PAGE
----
I was honored to be asked to facilitate the session “Anatomy of a Deal” at the 2016 Food & Enterprise Summit. This was for a couple reasons: One, the opportunity to look underneath the hood of a model modern food business, Fleishers Craft Butchery. Another was the chance to put one of my core beliefs into practice: that conversation — asking questions, hearing the answers, and working off of nuance — is the key to progress on food system change. The meat industry is a prime example. Big Meat is shrinking and stagnating, but the niche segment occupied by the likes of FCB is growing 15-20 percent every year — all while selling a higher-priced, higher-quality product. Our challenge is to spark similar shifts across the food system.
To lay the groundwork for a productive session, I conducted three preparatory calls with Fleishers’ leadership team, in which we discussed the framework of what would be an engaging, enlightening conversation at F&ES. Here are some highlights:
FCB thinks big … In a move that the team considers more evolution than consolidation, Fleishers and Craft Butchery merged to produce better meat for customers, farmers and the land itself. “Governance is bond,” butcher and CEO Ryan Fibiger said of the process. Now encompassing four retail locations in two states, a restaurant, and a USDA-certified butchering facility and classroom, FCB has its eyes on an even grander vision: a vertically integrated, regionally focused food system.
FCB’s strategy to realize their vision is wholly dependent on turning the traditional impact of vertical integration on its end. Theirs creates a more equitable economic distribution all along the supply chain. For example, FCB spent over $3 million in 2015 on the direct purchasing of animals, meat, slaughter, and processing in upstate New York. That farm income will generate six to seven times that in the local economies where FCB’s farmers live and work. “We eek out the smallest of margins because of the value that goes into these products,” Fibiger said. “Investing upstream in quality is meaningful to the bottom line.” It also uniquely positions FCB for growth: “We’ve inverted the relationship,” said chief of business development, Christophe Hille said. “We own the cows on our balance sheet. No one else in the regional beef business is doing that.”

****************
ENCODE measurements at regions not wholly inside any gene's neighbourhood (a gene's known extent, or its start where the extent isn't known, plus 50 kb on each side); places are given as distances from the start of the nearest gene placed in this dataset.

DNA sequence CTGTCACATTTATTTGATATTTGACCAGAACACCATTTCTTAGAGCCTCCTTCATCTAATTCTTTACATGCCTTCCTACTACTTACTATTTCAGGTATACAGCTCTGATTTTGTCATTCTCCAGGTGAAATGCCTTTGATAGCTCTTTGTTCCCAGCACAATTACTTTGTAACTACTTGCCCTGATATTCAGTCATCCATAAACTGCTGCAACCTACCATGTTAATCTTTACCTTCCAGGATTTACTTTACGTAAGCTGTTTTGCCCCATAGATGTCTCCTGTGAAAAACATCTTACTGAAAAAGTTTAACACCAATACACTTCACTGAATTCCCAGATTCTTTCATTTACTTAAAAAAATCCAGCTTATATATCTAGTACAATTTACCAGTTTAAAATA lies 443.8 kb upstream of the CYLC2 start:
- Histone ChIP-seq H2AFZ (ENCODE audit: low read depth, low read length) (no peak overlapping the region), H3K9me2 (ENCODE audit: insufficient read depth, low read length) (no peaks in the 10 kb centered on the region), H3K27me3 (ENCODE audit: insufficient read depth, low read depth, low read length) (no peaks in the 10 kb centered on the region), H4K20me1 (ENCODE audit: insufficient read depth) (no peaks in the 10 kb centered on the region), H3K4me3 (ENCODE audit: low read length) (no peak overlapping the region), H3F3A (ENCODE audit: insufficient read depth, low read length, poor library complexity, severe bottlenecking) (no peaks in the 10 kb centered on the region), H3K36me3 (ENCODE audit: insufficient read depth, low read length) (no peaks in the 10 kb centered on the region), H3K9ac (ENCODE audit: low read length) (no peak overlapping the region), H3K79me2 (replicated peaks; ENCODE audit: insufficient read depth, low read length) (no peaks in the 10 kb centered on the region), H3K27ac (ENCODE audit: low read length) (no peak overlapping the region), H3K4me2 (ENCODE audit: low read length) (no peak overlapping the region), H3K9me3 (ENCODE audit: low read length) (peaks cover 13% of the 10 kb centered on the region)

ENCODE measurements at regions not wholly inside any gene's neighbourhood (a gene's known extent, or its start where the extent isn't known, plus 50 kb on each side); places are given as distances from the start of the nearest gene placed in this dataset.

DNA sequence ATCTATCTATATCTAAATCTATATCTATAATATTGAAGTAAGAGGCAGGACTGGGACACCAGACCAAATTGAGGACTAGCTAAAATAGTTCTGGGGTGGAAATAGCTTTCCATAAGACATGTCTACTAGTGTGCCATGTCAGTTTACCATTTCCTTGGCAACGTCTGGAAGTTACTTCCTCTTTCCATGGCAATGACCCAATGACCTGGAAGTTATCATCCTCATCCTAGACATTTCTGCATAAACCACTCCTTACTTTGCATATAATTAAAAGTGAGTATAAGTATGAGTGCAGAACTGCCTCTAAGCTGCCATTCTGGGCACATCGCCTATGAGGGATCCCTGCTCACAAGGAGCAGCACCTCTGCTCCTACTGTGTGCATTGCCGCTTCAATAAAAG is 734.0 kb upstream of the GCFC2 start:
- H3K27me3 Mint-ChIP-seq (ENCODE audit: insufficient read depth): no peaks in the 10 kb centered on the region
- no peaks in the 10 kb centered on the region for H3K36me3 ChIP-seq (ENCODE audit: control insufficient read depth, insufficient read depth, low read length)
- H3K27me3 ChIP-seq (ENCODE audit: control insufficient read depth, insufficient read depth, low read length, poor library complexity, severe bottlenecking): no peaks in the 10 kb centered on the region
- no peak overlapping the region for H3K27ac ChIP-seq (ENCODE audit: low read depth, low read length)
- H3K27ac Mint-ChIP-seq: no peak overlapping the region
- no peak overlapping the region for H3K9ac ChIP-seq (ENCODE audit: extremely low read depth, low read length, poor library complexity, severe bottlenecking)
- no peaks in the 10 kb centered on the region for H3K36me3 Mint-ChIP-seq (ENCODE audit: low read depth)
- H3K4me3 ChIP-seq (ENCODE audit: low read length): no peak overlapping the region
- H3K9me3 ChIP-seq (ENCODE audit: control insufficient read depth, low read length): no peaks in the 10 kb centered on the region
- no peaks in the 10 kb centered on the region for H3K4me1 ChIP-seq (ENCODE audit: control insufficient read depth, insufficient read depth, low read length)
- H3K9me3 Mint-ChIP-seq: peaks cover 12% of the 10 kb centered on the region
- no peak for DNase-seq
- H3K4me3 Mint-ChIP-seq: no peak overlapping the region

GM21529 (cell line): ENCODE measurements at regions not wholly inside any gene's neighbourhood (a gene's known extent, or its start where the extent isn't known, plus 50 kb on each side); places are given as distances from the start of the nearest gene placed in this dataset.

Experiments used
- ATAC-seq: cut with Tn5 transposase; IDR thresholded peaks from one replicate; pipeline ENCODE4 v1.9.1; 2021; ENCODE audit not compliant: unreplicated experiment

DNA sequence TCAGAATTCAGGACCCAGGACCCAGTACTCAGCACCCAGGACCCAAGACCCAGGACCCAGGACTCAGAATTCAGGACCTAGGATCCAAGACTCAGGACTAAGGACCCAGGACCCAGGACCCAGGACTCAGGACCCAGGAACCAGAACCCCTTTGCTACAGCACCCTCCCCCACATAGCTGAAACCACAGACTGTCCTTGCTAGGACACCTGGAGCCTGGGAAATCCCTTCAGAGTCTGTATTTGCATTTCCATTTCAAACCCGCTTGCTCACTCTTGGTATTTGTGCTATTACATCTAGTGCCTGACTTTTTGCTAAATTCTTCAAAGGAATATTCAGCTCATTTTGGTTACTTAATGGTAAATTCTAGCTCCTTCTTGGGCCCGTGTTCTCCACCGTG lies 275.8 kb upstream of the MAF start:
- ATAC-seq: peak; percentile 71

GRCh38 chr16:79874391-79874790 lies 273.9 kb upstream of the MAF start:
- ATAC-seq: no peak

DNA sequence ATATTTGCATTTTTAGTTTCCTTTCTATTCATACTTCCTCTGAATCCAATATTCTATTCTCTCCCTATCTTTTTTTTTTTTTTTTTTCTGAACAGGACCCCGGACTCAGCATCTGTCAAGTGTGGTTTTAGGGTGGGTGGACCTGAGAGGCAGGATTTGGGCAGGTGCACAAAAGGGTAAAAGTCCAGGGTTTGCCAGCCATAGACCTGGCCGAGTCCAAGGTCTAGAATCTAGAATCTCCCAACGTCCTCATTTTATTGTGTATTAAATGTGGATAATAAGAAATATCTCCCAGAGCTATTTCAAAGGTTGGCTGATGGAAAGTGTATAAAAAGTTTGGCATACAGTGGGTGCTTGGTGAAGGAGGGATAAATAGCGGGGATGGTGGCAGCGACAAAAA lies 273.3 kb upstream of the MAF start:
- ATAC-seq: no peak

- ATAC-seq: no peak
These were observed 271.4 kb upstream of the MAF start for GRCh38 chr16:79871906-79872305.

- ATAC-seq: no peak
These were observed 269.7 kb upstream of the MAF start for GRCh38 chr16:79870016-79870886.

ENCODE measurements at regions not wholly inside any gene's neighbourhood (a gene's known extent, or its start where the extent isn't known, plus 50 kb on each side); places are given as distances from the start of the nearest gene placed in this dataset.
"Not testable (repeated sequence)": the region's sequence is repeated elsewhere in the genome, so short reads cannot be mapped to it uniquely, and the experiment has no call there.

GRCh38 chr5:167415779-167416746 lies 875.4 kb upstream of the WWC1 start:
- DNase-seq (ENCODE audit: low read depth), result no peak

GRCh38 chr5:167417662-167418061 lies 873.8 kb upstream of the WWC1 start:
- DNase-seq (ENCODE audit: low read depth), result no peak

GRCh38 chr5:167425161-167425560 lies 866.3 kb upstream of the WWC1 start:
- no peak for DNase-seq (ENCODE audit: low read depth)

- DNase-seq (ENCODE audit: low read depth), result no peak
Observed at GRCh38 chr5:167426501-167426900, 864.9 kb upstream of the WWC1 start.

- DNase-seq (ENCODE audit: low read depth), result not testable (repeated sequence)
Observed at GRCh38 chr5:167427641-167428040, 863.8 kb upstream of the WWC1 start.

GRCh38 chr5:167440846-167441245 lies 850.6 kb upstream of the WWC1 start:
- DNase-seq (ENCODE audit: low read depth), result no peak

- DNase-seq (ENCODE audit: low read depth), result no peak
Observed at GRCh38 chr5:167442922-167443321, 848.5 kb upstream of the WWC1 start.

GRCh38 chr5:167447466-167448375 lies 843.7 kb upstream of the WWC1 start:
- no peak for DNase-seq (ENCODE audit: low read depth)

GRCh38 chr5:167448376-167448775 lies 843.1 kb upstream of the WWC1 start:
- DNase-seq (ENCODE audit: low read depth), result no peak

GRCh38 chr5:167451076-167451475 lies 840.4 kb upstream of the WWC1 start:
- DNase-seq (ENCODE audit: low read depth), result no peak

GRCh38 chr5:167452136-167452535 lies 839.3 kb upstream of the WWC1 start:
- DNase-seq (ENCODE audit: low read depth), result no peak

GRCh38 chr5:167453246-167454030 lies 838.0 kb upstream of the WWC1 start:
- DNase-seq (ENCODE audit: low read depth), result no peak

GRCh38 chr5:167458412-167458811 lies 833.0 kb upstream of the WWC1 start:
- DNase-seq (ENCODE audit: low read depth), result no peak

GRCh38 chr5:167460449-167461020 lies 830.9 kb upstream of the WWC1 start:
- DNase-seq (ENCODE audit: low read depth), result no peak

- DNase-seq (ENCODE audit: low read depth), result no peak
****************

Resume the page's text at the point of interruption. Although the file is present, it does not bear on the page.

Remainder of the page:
… But it still acts small. This enlarged scope doesn’t sacrifice the mom-and-pop ethos that earned FCB its loyal customers. “The touchy-feely stuff is our margin,” said butcher and chief operations officer Samantha Garwin. Customers want an old-school butcher shop with modern convenience — what Garwin calls “the Apple store combined with the feeling of shopping with grandma when they were five.” This high-touch customer service is a bedrock principle of the business, and it isn’t going anywhere.
It knows that funding purgatory is survivable. Right now, FCB is in a “no man’s land” between its last and next investment rounds, but the team knows it has to push through. “It’s stressful because we were undercapitalized from the beginning, and the first round wasn’t enough money,” Fibiger said. “We finally have the blueprint to responsibly scale this niche business, and we’re confident that the next six months will be transformational for us.” To mitigate risk, FCB is hedging futures on feeder cows on the Chicago Mercantile Exchange.
And it understands that sometimes you have to be your own model. “We are the only company that has tried to take the leap from mom-and-pop to serving a region,” Fibiger said. Being first — being innovative — means taking risks. One of FCB’s was not scaling enough earlier, but it’s learning from that decision. “You need a good plan,” Garwin said. “We are a niche business amongst other niche businesses. In scaling up, we are forced to bring people along with us or build it ourselves.”